A white Graves and two Saint Emilion great growths

A simple, but delicious dinner tonight.
With smoked Norweigan salmon, we had a 2012 Villa Bel Air (Graves Blanc). This 50-hectare estate in Saint-Morillon has been part of the Jean-Michel Cazes stable since 1988. The white wine is made from 65% Sauvignon Blanc and 35% Sémillon. The former variety dominates the flavor profile. The wine is zippy and definitely shines more with food than as something to sip on its own.
With a cut of beef called “hampe” (my dictionaries translate this as “thin skirt steak”) I opened a 2004 Château Berliquet. This 9-hectare Saint Emilion grand cru classé is on the Magdeleine plateau near the village. Grape varieties are 70% Merlot 25% Cabernet-Franc, and 5% Cabernet-Sauvignon. I decanted the wine for 2 hours before serving. It had quite a brown rim and looked older than its years. The nose showed prune and leather, but lacked freshness and focus. It was very old-fashioned in style on the palate with tannin reminiscent of over-brewed tea. The overall impression was of a prematurely aged wine that should have been opened years ago. I just hope that this bottle is not representative.



I bought a decanter of 2004 Ch. Bellevue, another Saint-Emilion grand cru classé, to the table with the cheese platter. I was very intrigued by this wine because I think I’ve only ever had it once before (in any vintage) and also because of its location just across the road from Château Angélus. In fact, a 50% shareholding was bought by the de Boüard de Laforest family (owners of Angélus) in 2007. The other half belongs to the Pradel de Lavaux family. I can remember seeing the ambitious earthmoving and drainage operations going on shortly thereafter and thinking: with that location and the Angélus promotional machine behind it, Bellevue will undoubtedly be going places soon.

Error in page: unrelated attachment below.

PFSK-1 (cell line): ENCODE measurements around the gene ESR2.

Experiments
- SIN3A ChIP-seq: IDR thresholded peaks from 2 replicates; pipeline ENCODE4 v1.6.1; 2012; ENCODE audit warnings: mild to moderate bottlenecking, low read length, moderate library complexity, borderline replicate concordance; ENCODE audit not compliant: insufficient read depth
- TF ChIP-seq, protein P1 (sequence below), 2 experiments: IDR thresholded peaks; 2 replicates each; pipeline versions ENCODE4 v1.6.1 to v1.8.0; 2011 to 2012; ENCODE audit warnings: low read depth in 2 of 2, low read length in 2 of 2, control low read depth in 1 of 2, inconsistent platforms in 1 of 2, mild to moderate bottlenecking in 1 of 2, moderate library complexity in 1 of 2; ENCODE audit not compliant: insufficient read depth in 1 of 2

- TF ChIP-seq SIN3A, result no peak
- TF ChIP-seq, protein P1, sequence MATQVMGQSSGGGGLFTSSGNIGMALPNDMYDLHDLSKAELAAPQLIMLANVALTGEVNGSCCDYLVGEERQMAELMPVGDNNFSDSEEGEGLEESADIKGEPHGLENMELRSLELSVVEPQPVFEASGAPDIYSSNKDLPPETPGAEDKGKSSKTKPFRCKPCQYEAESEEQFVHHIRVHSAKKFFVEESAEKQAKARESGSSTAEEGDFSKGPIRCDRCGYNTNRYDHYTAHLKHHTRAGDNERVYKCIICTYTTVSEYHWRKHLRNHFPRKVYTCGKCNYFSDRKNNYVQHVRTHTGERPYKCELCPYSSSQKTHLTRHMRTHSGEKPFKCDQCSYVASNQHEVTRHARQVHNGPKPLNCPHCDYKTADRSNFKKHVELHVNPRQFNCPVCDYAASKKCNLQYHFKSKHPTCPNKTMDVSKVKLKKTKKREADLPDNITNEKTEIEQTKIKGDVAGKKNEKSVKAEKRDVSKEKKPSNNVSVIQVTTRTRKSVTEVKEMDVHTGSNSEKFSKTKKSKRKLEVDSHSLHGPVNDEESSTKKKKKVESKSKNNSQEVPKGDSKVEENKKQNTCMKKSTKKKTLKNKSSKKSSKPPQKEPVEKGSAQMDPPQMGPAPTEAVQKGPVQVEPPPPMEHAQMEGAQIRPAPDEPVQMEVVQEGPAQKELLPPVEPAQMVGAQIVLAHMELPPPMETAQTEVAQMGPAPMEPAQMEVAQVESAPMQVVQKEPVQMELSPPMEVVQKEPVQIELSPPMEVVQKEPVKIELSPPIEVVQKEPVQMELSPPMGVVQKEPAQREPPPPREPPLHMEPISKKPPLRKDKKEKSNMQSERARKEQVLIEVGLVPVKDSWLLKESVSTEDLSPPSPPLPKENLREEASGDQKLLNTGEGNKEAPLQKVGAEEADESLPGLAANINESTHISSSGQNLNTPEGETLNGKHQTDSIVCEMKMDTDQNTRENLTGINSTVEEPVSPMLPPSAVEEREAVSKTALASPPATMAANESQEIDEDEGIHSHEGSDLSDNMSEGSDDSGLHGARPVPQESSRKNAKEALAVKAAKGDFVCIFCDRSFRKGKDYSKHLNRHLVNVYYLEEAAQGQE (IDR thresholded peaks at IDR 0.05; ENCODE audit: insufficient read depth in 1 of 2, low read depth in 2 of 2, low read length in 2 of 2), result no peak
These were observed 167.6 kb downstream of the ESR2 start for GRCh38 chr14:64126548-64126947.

The bottle I opened was prior to the de Boüard involvement, but it was a very pleasant surprise, especially in light of some disappointing 2004s I’ve had lately. The color was very deep and slightly purplish but, even so, looking older than its age. The nose was a little dusty, but showed plum, violet, subtle jam, and slightly cosmetic overtones. The wine was delicious on the palate with plenty of volume. In fact, you might even call it brawny. At 13.5% alc./vol. there was nothing exaggerated here, just powerful. There was good, grippy tannin with a coarse-grained texture. The candied cherry/cherry lozenge flavours were very attractive. There were mouth-coating tannins on the tail end and the wine was dry, but not dried out. It is 3-5 years away from its peak.
A very nice discovery. If I had to rate it, I’d give it 15/20, and I’m a tough scorer…

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